The United Nations General Assembly approved by consensus a resolution that requested Secretary-General Ban Ki-moon to appoint an independent panel of experts to examine new information that has emerged on the death of former UN chief Dag Hammarskjöld.
The independent panel is also requested to “assess the probative value” of that information, after the Secretary-General submitted a note that included his assessment that the report of the Commission of Jurists on the Inquiry into Mr. Hammarskjöld’s death includes new evidence.
Member States are encouraged to release any relevant records in their possession and to provide relevant information related to the death of Mr. Hammarskjöld and others on accompanying him on an aircraft that crashed in what is today Zambia on the night of 17-18 September 1961.
A UN Commission of Inquiry held between 1961 and 1962 reached an open verdict on the cause of the crash in which all the plane’s passengers and crew died and the General Assembly passed resolution 1759 in 1962 requesting the Secretary-General to inform the Assembly of “any new evidence which may come to his attention.”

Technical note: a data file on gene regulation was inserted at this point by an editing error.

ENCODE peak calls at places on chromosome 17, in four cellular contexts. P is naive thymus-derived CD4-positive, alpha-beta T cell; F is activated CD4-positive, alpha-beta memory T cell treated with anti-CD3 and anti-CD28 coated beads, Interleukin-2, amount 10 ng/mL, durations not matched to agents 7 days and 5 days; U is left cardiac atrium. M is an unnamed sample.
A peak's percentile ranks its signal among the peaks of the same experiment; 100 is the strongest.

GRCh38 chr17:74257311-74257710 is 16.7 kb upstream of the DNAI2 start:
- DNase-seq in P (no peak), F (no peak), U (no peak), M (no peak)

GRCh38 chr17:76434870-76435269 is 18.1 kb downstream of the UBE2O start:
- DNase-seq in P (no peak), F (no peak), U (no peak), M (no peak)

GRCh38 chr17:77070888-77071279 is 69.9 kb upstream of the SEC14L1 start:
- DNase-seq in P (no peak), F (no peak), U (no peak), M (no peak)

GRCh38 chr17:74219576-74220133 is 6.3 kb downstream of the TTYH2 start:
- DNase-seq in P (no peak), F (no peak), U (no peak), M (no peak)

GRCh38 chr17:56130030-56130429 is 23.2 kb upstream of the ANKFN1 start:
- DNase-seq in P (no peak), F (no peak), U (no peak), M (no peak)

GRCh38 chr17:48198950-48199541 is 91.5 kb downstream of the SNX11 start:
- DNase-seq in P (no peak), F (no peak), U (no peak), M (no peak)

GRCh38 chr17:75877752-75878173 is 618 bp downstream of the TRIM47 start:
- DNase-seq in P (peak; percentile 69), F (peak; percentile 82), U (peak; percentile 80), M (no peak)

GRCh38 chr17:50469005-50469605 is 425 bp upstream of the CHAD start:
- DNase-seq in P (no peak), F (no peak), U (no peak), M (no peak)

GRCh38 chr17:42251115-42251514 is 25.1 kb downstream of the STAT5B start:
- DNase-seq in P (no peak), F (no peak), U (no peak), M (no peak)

The Secretary-General is requested to report to the General Assembly during its upcoming 70th session on progress made.
In a mid-March note to the 193-member Assembly, Mr. Ban informed Member States that the Inquiry into Mr. Hammarskjöld’s death (known informally as the “Hammarskjöld Commission”) had uncovered “new evidence…relating to the conditions and circumstances” relating to the former Secretary-General’s death.
“The unparalleled service and sacrifice of Dag Hammarskjöld and his legacy within the United Nations and beyond compel us to seek the whole truth of the circumstances leading to his tragic death and that of the members of the party accompanying him,” said Mr. Ban in the note.